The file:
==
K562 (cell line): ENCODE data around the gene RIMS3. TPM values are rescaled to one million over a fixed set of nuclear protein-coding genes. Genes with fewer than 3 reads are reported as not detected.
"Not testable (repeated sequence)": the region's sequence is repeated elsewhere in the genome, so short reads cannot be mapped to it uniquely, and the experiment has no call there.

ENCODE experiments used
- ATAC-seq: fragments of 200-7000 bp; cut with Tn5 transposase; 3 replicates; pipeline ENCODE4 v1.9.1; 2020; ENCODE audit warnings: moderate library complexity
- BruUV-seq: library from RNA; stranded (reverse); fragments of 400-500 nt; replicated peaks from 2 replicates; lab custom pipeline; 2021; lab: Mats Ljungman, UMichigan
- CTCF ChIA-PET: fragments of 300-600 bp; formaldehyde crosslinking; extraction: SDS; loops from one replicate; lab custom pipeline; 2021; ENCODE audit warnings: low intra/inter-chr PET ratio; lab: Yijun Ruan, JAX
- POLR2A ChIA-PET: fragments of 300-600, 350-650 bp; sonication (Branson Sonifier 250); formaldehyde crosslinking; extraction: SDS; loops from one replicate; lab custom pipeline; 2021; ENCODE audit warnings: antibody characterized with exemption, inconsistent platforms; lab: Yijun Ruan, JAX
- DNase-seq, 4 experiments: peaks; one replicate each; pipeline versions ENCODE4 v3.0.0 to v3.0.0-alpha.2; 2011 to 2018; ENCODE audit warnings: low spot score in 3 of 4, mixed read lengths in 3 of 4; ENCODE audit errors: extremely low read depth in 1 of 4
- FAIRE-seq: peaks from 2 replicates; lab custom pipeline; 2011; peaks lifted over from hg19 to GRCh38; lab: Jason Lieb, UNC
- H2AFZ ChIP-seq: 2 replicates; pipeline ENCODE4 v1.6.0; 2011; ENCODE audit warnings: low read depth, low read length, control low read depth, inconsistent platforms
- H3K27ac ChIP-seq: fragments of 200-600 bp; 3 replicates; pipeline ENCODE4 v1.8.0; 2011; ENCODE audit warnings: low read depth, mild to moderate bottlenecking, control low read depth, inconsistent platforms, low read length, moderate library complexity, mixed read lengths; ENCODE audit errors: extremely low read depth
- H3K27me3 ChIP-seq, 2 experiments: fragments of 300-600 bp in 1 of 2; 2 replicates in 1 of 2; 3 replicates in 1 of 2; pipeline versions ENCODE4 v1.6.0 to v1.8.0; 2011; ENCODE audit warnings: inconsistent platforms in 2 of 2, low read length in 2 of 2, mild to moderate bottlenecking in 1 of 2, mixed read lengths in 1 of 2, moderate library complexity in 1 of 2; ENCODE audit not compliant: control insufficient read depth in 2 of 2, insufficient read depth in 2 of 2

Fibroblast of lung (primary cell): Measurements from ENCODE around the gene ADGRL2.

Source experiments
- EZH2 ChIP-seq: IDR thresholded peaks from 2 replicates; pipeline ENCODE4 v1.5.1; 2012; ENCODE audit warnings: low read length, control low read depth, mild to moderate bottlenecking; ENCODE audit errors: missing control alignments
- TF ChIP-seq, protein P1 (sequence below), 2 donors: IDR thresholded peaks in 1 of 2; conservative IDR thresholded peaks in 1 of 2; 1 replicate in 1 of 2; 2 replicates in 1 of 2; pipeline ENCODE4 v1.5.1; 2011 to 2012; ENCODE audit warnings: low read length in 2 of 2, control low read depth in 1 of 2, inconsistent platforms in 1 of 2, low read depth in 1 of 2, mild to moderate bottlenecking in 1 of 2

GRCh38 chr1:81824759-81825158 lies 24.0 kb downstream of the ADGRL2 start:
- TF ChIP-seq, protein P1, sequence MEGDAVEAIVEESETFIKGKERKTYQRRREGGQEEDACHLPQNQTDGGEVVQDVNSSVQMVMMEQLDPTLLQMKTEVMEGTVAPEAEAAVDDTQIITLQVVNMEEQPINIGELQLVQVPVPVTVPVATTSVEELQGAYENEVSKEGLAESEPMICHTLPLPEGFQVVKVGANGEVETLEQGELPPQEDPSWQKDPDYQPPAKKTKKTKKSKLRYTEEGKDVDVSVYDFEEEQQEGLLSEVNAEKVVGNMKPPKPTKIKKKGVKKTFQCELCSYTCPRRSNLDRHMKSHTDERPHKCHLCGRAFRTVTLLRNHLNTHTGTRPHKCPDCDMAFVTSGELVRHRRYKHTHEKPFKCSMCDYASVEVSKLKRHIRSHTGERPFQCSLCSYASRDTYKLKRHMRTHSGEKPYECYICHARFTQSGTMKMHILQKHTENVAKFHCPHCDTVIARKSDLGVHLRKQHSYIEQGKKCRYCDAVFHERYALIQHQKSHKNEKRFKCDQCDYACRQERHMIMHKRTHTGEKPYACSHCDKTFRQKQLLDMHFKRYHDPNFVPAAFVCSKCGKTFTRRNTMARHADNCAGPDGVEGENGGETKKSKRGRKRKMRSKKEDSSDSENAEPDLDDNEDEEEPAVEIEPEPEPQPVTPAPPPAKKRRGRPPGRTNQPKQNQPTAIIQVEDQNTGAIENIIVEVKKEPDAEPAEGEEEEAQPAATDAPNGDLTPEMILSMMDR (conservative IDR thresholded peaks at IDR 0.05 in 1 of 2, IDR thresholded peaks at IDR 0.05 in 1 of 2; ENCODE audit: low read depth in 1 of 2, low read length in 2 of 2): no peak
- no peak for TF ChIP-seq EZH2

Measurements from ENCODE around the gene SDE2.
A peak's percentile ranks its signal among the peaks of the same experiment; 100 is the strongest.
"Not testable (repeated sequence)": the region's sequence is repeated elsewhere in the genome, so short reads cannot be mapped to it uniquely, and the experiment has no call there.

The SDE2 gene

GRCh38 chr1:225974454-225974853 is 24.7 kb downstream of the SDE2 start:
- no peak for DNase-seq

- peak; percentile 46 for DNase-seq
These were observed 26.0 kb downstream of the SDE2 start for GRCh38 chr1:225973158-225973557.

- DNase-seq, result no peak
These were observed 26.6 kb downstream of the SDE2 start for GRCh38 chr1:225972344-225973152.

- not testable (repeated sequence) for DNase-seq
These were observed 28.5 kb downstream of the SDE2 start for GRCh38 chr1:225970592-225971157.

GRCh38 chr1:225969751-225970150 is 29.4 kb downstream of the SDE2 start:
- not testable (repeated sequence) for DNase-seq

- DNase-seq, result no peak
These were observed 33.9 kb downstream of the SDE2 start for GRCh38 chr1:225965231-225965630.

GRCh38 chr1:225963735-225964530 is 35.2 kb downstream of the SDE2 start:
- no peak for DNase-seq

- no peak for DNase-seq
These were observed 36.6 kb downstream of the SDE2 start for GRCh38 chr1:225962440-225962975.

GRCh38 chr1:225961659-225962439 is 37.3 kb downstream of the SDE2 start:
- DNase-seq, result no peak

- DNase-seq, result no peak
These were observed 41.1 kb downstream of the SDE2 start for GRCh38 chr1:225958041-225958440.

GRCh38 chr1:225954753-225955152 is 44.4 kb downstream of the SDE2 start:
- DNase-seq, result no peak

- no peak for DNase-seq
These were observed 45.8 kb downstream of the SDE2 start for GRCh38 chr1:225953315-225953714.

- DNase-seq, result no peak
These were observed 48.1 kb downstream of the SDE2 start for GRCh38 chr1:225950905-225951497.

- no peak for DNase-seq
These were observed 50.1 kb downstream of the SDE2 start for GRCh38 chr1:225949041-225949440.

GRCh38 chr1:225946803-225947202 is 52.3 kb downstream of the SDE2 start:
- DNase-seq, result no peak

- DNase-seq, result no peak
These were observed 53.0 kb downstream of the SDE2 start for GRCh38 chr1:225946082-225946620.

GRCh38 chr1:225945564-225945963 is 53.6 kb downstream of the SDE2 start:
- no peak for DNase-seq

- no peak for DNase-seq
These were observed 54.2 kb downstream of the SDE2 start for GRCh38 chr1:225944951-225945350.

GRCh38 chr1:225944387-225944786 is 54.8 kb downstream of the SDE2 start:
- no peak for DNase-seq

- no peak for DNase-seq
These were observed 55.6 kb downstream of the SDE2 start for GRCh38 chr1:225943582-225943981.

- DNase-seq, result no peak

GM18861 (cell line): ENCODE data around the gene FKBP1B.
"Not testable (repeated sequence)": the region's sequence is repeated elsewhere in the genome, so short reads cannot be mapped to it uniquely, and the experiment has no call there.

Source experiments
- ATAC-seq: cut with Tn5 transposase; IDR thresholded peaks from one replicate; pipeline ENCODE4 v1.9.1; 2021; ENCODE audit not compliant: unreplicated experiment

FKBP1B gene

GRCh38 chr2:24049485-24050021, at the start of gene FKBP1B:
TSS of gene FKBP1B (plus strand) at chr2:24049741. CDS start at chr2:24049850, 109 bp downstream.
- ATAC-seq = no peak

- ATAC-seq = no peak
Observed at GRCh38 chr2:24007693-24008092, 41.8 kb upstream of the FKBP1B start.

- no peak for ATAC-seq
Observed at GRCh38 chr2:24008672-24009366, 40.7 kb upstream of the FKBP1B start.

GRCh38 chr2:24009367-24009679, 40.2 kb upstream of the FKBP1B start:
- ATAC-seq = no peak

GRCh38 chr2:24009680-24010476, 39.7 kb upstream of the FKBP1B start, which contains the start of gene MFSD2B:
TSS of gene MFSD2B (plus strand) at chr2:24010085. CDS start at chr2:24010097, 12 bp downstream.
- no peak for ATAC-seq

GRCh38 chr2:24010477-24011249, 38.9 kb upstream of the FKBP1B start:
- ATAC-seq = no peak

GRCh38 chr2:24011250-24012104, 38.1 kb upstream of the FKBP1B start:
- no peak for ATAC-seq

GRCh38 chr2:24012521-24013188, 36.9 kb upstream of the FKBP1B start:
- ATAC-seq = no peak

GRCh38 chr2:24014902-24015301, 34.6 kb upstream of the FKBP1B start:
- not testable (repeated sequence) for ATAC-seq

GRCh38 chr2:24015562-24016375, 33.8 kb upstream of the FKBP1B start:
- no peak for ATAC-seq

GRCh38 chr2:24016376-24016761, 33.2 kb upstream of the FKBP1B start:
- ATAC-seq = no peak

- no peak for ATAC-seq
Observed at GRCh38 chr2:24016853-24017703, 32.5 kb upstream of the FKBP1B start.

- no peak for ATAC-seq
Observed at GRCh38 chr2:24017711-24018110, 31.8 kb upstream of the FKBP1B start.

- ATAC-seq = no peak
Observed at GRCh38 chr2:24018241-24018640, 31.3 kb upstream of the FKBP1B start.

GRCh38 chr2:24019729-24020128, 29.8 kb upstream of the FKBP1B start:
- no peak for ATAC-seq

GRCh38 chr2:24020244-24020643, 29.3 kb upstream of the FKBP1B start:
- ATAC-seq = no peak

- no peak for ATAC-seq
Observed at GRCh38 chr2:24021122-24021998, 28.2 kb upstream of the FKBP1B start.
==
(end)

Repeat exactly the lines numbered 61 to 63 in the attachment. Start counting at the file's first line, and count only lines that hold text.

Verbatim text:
- no peak for DNase-seq

- no peak for DNase-seq
These were observed 55.6 kb downstream of the SDE2 start for GRCh38 chr1:225943582-225943981.